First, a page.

CMP chief Michael Adlerstein, who along with Ms. Kane changed previous plans for enclosed media work space to an "open office" system in which whistleblowers could not approach the Press, is said to be angered concerned about a Dear Colleague letter circulated in the U.S. House of Representatives about this aspect of the CMP, and a Kane-led meeting to target the Press. But this reporting on events at the UN will continue -- particularly when man bites man. Watch this site.

Update of July 27 -- Three days after Inner City Press published the above, UN Associate Spokesperson Farhan Haq confirmed the a biting incident took place in the DC-1 building, and stated that the biter was, according to the UN Development Program, a job seeker, and argued that the underlying recruitment process was transparent. Haq referred all other questions - including whether the individual was maced and taken to the local police precinct - to UNDP. Inner City Press has asked UNDP, which has declined in the past to answer basic questions, and any update will appear on this site.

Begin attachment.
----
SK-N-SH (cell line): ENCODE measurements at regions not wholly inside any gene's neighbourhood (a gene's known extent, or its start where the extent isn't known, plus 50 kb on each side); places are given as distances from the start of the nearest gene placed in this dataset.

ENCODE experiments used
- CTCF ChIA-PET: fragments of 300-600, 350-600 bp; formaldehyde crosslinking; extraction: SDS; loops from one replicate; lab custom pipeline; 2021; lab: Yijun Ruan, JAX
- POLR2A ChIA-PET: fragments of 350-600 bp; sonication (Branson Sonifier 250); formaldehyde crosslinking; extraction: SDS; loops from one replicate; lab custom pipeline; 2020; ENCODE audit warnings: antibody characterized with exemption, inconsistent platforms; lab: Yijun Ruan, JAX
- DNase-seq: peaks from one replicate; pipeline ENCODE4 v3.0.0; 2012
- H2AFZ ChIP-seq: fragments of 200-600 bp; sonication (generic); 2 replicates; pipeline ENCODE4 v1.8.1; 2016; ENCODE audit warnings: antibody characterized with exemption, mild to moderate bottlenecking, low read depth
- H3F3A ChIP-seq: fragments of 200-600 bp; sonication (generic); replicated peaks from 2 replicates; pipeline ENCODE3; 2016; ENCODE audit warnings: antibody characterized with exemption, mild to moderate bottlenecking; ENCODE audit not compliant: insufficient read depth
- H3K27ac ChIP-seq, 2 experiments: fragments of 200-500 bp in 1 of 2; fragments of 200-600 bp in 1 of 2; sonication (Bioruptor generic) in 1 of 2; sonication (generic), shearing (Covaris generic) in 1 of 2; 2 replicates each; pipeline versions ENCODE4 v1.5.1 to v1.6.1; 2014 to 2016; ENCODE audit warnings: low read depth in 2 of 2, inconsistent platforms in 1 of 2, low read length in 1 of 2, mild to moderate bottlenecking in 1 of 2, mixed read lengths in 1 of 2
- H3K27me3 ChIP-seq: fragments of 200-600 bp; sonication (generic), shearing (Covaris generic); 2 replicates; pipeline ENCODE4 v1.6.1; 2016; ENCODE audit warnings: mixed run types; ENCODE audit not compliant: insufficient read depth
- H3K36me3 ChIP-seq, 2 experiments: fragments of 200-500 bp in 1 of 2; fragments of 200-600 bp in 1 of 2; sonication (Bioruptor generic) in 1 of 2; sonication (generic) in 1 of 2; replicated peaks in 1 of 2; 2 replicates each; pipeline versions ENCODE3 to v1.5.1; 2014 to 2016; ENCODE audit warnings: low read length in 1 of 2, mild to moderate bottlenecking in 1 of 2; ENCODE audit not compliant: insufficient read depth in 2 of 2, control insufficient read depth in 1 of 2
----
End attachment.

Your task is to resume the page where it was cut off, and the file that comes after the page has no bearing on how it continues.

Update of July 27, 6:35 p.m. -- Inner City Press asked UNDP in writing:

Please provide all available UNDP information on the biting incident I asked about at noon: Farhan says UNDP tells him the biter was a job SEEKER, and that the recruitment was transparent. Please name the underlying job, the job seeker, and what happened.

Six hours later, UNDP's Christina LoNigro replied:

There was an unfortunate and isolated incident involving an employee of UNDP on 23rd June 2009. UN Security and the New York Police Department responded, and it is now being handled by the authorities of the host government.

  But what of the biter's name, the specifics of the post and recruitment, and what happened at and after the 17th police precinct? Watch this site.

* * *

UN Moves Staff Out and In, Ripert and Henn to Leave, On Adada and Verbecke No Comment

By Matthew Russell Lee